High time: Iranian Rial Plummets to 145,000+ per US Dollar

IndraStra Global

High time: Iranian Rial Plummets to 145,000+ per US Dollar

By IndraStra Global News Team


Image Attribute: Iranian riyal / Source: Ivar Husevåg Døskeland/Flickr, Creative Commons

Image Attribute: Iranian riyal / Source: Ivar Husevåg Døskeland/Flickr, Creative Commons

In the past three days, the rial has lost around 15 percent of its value on the open market, according to Bonbast.com, which tracks Iran's rates it is trading at 145,000 to $1 by September 5 (it was trading 128,500 to $1 on Monday). The dramatic 70 percent decline of the rial over the past year, combined with rising prices triggered protests across the country since the turn of the year uprising that rocked Iran.



The drop followed a speech by central bank governor Abdolnaser Hemmati on Saturday, in which he announced tighter restrictions on allocating foreign exchange reserves, said financial journalist Maziar Motamedi.

Iran’s official exchange rate, set by the Central Bank of Iran (CBI), has stood at 42,000 to the dollar since April 2018. But in an unregulated market, Rial was 60,000 to the dollar during the same month. Iranian authorities initially warned they would punish currency exchange houses trading in dollars above that rate. But, the Central Bank partially lifted its ban on unofficial exchange rates last month to try to ease panic buying of the U.S. currency, eventually leading the government to sack the central bank chief and reverse the April measures.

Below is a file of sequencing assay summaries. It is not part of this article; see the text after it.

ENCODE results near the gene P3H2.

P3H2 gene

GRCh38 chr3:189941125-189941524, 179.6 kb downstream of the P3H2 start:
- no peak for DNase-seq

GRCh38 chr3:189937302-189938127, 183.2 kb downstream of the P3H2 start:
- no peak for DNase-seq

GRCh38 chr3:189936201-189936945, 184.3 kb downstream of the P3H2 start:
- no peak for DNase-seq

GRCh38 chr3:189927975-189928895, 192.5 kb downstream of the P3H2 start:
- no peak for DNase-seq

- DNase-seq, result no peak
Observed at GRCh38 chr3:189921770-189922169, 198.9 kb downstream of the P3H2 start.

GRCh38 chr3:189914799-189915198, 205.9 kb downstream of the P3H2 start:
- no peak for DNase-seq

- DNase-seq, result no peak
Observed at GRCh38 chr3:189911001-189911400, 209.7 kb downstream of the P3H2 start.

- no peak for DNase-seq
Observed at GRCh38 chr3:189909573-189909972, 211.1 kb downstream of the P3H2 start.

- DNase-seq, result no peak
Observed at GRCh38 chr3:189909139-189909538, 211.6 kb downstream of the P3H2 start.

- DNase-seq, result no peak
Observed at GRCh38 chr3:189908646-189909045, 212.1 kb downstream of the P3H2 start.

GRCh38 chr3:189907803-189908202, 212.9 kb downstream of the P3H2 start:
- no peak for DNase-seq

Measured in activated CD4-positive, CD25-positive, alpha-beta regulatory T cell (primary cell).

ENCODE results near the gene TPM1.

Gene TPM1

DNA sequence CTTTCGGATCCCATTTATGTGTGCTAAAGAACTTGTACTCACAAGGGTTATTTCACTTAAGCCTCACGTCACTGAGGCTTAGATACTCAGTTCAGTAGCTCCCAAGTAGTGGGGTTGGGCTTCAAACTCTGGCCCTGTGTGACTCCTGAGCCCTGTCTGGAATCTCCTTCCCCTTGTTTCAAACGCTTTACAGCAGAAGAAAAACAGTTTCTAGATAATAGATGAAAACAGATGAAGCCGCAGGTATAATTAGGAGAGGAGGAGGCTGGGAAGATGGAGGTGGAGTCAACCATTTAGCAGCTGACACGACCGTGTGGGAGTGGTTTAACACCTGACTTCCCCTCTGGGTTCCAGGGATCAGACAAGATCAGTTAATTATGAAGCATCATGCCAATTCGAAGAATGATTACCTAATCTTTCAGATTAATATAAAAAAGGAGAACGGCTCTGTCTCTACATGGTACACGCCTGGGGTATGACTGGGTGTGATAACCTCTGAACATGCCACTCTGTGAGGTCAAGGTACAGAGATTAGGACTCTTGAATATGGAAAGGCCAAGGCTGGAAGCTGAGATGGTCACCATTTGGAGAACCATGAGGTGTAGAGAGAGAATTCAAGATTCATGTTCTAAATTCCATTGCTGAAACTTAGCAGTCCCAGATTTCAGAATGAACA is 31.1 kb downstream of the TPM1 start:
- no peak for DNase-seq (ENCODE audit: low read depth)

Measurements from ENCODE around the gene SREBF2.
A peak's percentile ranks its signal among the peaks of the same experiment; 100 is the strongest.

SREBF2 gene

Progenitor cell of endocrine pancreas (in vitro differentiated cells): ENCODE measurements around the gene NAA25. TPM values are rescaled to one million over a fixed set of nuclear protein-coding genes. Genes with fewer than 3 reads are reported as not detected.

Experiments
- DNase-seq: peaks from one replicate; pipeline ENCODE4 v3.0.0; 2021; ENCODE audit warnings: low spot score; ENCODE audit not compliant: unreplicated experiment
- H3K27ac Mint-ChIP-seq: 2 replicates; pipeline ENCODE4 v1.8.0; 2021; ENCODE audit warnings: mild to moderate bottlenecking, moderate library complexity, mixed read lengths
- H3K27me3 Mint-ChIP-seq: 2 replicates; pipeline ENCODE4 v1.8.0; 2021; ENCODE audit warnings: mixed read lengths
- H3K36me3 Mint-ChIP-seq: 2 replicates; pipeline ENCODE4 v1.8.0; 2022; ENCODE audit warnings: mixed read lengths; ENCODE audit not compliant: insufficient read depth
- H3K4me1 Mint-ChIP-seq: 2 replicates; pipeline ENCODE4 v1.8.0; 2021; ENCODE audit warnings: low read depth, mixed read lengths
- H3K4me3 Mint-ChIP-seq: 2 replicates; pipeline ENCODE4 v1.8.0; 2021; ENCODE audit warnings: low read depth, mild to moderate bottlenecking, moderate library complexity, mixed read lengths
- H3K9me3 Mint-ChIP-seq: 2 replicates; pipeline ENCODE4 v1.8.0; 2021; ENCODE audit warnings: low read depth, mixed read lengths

The new foreign exchange policy announced by President Hassan Rouhani’s administration on August 7 mitigated the situation and pushed the dollar’s value below 100,000 rials, but only for a few days. When President Rouhani took power in 2013 a dollar bought 36,000 Iranian rials.

Earlier in August 2018, United States (U.S.) re-imposed a first-round of sanctions against Iran over Tehran's alleged failure to abide by a nuclear deal. The new sanctions are the outcome of President Donald Trump decision to withdraw the US from the JCPoA a.k.a Joint Comprehensive Plan of Action (JCPoA), stunning allies who had negotiated the diplomatic milestone.

At the outset of re-imposed sanctions and prevailing financial conditions in the country, Iranian lawmakers summoned President Rouhani before parliament in late August, marking it to be the first time since he assumed office in 2013.

In the parliament, he made a startling statement, "the economic problems are critical but more important than that is that many people have lost their faith in the future of the Islamic Republic and are in doubt about its power." Rouhani also informed the parliament that he had ordered the CBI not to use oil revenues to support the rial.

The current conditions are creating huge pressure on Rouhani administration. The declining currency has led to higher inflation, with most necessities substantially becoming more expensive for the people, who have been frustrated by dire economic conditions including high unemployment and a soaring cost of living. Besides that, the pressure is also building up from hardliners and even some in his reformist camp to reshuffle his cabinet over widening economic fallout from the US sanctions.

It's high time for the Iranian government to intervene in the markets by opening up the "oil-revenue tap" to ease down the tension build-up.

With reporting by AFP, Asia Times, Bonbast.com, and RadioFarda